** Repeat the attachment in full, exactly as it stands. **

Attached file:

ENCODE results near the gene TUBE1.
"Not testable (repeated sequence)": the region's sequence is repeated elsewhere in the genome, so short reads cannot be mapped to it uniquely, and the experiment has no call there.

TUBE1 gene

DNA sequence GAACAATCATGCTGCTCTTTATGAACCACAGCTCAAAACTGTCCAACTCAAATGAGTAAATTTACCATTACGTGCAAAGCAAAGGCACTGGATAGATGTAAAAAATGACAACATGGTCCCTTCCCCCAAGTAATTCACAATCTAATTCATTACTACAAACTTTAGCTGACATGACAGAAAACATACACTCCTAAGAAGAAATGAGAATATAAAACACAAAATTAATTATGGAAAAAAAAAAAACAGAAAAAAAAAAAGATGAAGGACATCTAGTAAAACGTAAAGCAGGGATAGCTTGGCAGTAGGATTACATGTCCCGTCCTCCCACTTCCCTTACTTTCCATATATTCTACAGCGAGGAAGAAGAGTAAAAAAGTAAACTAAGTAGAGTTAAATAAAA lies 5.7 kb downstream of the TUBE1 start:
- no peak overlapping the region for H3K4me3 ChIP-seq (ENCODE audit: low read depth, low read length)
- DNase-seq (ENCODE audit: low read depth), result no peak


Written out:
ENCODE results near the gene TUBE1.
"Not testable (repeated sequence)": the region's sequence is repeated elsewhere in the genome, so short reads cannot be mapped to it uniquely, and the experiment has no call there.

TUBE1 gene

DNA sequence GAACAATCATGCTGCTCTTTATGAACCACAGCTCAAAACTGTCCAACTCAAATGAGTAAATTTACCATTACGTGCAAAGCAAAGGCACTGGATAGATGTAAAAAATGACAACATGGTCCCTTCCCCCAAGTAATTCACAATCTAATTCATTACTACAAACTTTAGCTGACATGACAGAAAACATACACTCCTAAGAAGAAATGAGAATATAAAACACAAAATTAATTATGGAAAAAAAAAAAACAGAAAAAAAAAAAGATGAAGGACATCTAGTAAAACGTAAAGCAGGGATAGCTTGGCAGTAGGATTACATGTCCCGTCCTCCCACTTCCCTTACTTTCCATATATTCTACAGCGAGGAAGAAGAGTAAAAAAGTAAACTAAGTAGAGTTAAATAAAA lies 5.7 kb downstream of the TUBE1 start:
- no peak overlapping the region for H3K4me3 ChIP-seq (ENCODE audit: low read depth, low read length)
- DNase-seq (ENCODE audit: low read depth), result no peak